Four out of five applications written in PHP, Classic ASP and ColdFusion that were assessed by Veracode failed at least one of the OWASP Top 10. Given the volume of PHP applications developed for the top three content management systems – WordPress, Drupal and Joomla, which represent more than 70 percent of all CMSs in use today – these findings raise concern over potential security vulnerabilities in millions of websites.
Analytics show that 86 percent of PHP-based applications contain at least one Cross-Site Scripting (XSS) vulnerability and 56 percent have at least one SQL injection (SQLi) when initially assessed by Veracode. These vulnerability trends are also seen across the wider family of web scripting languages, where applications written in Classic ASP and ColdFusion are nearly twice as likely to contain these flaws compared to more modern languages such as .NET and Java.
As enterprises shift to continuous delivery and other DevOps innovations, the pressure is mounting to produce more secure software faster. Yet, according to SANS, less than 26 percent of organisations have mandated, ongoing secure coding education programs.
Design of the language matters for security. Some languages are designed from the ground up to avoid certain vulnerability classes. For example, by removing the need for developers to directly allocate memory, Java and .NET eliminate almost entirely vulnerabilities dealing with memory allocation (such as buffer overflows). Similarly, the default behaviours of some ASP.NET controls avoid common issues related to XSS.
Operating environment of the language matters for security. Some vulnerabilities are only relevant in certain execution environments. For instance, some categories of information leakage are most acute in the mobile environment, which combines large volumes of personal data with a plethora of always-on networking capabilities.
Mobile development project teams need to focus on encryption. Eighty-seven percent of Android apps and 80 percent of iOS apps contained cryptographic issues. This suggests that while mobile app developers may be aware of the need for cryptography to protect sensitive data and thus use it in their applications, few of them know how to implement it correctly. Given the rapid adoption of mobile applications in the healthcare industry, this is particularly concerning.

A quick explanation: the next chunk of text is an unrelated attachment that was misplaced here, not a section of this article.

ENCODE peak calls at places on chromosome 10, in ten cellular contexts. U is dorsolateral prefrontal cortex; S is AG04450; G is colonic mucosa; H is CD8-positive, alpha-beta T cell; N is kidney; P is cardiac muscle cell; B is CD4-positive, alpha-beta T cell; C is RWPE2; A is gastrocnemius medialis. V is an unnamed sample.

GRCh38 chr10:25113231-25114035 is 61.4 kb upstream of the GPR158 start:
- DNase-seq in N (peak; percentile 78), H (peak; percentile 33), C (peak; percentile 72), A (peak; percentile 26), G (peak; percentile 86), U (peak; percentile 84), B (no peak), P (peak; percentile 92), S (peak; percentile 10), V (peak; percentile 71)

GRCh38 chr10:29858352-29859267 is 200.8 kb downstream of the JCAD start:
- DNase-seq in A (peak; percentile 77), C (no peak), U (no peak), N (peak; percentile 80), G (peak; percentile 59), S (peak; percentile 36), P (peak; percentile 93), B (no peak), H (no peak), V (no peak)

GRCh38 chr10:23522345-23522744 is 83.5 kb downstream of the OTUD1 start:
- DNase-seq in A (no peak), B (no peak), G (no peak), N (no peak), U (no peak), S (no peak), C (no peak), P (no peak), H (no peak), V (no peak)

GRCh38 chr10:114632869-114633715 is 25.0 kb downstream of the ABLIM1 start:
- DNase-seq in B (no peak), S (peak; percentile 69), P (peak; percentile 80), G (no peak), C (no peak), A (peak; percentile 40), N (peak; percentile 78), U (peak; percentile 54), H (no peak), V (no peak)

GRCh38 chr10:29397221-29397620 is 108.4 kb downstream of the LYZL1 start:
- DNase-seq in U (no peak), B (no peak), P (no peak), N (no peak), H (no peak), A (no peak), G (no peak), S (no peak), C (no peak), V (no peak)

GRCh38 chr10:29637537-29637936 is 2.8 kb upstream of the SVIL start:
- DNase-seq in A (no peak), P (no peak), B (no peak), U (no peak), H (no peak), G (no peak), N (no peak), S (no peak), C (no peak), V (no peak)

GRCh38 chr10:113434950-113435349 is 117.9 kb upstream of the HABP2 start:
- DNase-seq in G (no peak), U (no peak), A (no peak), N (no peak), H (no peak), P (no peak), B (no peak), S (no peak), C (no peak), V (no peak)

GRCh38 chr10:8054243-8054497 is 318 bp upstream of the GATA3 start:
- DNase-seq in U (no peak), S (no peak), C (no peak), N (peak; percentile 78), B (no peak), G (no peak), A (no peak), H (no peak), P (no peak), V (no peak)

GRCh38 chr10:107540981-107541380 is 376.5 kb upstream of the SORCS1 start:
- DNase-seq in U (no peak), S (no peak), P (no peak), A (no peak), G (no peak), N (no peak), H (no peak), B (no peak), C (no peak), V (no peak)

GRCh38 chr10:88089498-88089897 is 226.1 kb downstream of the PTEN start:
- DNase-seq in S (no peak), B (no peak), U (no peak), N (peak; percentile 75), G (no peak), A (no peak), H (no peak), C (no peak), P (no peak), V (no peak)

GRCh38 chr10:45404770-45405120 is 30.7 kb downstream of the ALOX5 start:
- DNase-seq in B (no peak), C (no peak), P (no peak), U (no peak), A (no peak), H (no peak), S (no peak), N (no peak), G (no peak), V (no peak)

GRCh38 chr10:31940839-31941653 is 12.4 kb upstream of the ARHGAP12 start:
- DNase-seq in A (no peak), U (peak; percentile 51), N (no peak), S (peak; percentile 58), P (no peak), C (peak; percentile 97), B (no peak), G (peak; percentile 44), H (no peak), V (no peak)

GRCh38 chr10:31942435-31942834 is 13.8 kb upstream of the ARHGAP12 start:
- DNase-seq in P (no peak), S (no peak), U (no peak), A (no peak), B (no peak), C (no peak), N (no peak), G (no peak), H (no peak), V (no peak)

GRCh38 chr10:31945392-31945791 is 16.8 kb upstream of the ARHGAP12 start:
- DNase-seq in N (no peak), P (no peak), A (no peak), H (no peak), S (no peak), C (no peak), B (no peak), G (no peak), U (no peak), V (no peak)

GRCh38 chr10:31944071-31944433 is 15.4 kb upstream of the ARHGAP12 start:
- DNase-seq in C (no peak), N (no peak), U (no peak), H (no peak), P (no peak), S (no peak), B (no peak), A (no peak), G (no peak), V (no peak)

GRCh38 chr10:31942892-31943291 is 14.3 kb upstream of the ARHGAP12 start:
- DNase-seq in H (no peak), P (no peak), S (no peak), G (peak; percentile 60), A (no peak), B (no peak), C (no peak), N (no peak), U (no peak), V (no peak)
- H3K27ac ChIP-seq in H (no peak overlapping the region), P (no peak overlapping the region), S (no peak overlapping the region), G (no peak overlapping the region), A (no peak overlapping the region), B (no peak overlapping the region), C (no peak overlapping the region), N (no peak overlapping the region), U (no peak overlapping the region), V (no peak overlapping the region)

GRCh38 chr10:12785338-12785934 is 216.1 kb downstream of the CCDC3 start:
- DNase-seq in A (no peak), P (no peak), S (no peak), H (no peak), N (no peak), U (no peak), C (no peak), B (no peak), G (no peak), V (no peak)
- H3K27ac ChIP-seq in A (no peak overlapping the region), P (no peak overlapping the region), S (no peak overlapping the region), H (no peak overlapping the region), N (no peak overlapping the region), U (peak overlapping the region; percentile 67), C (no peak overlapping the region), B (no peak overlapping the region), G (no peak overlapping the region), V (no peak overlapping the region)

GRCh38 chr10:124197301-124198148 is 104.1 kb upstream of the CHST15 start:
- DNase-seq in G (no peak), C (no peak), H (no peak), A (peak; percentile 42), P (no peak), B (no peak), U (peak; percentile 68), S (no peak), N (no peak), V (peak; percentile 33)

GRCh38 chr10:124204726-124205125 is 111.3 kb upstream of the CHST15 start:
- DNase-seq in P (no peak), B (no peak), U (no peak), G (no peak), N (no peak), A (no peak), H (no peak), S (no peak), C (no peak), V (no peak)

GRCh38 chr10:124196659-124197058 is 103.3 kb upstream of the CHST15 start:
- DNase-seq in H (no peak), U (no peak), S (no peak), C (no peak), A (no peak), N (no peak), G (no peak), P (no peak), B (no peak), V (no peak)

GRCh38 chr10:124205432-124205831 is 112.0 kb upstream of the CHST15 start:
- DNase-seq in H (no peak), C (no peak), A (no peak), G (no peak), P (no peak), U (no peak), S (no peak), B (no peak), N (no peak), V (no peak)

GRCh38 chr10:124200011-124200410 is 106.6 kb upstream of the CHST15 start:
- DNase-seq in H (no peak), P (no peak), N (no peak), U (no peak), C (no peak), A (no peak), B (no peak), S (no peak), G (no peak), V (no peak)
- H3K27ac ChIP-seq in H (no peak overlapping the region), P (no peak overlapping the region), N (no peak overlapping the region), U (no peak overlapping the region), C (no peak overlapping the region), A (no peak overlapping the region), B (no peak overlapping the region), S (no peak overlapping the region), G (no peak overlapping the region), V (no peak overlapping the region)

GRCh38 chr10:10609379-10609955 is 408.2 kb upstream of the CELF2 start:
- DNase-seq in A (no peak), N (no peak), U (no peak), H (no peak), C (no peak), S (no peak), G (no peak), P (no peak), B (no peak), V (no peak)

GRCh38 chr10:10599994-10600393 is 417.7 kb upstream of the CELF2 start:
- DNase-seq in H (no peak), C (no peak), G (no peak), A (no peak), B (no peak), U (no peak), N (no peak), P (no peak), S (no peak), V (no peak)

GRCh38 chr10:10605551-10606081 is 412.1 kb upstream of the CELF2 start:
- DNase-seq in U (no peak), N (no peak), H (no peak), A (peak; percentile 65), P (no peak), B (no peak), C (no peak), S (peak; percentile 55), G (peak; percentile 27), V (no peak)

“When organisations are starting new development projects and selecting languages and methodologies, the security team has an opportunity to anticipate the types of vulnerabilities that are likely to arise and how best to assess for them,” said Chris Wysopal, Veracode CISO and CTO.
Analytics also show a 28 percent higher fix rate for vulnerabilities found by ‘white box’ or static analysis (SAST) compared to those found by ‘black box’ or dynamic analysis (DAST). While no single assessment technology is sufficient to secure an application, understanding the each assessment technology’s strengths and weaknesses is important when it comes to fixing – not just finding – software vulnerabilities.
Veracode has now assessed more than a trillion lines of code for critical vulnerabilities that can lead to large-scale breaches. Their latest report captures data collected over the past 18 months from more than 200,000 automated assessments performed for customers across a range of industries and geographies.